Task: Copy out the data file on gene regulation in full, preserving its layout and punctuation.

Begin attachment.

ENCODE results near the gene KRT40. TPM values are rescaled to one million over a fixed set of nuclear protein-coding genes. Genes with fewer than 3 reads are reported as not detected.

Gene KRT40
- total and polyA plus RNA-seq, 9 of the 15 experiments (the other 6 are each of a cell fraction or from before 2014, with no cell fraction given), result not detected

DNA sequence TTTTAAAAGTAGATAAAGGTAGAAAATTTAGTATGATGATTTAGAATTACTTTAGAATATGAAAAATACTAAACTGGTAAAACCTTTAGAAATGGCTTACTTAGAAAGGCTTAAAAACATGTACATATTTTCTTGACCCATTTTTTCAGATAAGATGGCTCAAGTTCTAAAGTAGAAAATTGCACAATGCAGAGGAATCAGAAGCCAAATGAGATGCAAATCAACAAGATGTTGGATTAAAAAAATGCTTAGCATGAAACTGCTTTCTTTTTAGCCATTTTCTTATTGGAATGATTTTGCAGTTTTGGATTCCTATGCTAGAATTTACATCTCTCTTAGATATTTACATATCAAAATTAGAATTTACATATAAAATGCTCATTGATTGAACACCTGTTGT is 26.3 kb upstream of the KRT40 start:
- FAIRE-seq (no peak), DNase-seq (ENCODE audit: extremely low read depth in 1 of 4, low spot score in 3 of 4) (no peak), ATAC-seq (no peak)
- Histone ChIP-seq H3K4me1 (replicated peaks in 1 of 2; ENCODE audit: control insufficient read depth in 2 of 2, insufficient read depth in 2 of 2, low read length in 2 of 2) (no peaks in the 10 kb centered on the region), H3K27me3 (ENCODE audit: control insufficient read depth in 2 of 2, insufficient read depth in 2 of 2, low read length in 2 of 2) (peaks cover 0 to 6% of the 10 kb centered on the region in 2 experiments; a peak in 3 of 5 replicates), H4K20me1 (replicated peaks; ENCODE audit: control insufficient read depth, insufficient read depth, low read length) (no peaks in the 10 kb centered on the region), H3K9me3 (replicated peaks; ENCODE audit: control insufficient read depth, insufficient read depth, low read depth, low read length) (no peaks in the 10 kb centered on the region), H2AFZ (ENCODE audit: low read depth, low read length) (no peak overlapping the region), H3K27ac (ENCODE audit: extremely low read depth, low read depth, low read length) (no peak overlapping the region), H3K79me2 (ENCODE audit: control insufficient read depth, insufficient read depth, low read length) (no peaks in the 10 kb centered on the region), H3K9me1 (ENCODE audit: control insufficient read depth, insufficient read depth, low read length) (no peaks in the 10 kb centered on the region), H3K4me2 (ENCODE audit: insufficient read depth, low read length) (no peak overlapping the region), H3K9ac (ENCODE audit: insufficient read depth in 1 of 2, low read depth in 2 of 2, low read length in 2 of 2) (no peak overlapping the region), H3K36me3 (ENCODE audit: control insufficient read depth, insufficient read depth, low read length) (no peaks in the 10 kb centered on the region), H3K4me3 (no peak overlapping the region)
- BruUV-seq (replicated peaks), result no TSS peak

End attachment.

ENCODE results near the gene KRT40. TPM values are rescaled to one million over a fixed set of nuclear protein-coding genes. Genes with fewer than 3 reads are reported as not detected.

Gene KRT40
- total and polyA plus RNA-seq, 9 of the 15 experiments (the other 6 are each of a cell fraction or from before 2014, with no cell fraction given), result not detected

DNA sequence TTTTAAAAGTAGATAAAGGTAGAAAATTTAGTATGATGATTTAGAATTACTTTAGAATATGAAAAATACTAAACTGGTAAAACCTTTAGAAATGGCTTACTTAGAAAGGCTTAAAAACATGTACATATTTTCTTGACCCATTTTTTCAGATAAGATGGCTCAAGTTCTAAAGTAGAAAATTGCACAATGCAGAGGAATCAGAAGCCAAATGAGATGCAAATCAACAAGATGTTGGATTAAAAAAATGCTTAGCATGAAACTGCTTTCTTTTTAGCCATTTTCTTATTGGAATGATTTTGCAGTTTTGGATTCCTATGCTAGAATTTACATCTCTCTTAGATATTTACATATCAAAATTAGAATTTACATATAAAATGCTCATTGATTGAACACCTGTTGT is 26.3 kb upstream of the KRT40 start:
- FAIRE-seq (no peak), DNase-seq (ENCODE audit: extremely low read depth in 1 of 4, low spot score in 3 of 4) (no peak), ATAC-seq (no peak)
- Histone ChIP-seq H3K4me1 (replicated peaks in 1 of 2; ENCODE audit: control insufficient read depth in 2 of 2, insufficient read depth in 2 of 2, low read length in 2 of 2) (no peaks in the 10 kb centered on the region), H3K27me3 (ENCODE audit: control insufficient read depth in 2 of 2, insufficient read depth in 2 of 2, low read length in 2 of 2) (peaks cover 0 to 6% of the 10 kb centered on the region in 2 experiments; a peak in 3 of 5 replicates), H4K20me1 (replicated peaks; ENCODE audit: control insufficient read depth, insufficient read depth, low read length) (no peaks in the 10 kb centered on the region), H3K9me3 (replicated peaks; ENCODE audit: control insufficient read depth, insufficient read depth, low read depth, low read length) (no peaks in the 10 kb centered on the region), H2AFZ (ENCODE audit: low read depth, low read length) (no peak overlapping the region), H3K27ac (ENCODE audit: extremely low read depth, low read depth, low read length) (no peak overlapping the region), H3K79me2 (ENCODE audit: control insufficient read depth, insufficient read depth, low read length) (no peaks in the 10 kb centered on the region), H3K9me1 (ENCODE audit: control insufficient read depth, insufficient read depth, low read length) (no peaks in the 10 kb centered on the region), H3K4me2 (ENCODE audit: insufficient read depth, low read length) (no peak overlapping the region), H3K9ac (ENCODE audit: insufficient read depth in 1 of 2, low read depth in 2 of 2, low read length in 2 of 2) (no peak overlapping the region), H3K36me3 (ENCODE audit: control insufficient read depth, insufficient read depth, low read length) (no peaks in the 10 kb centered on the region), H3K4me3 (no peak overlapping the region)
- BruUV-seq (replicated peaks), result no TSS peak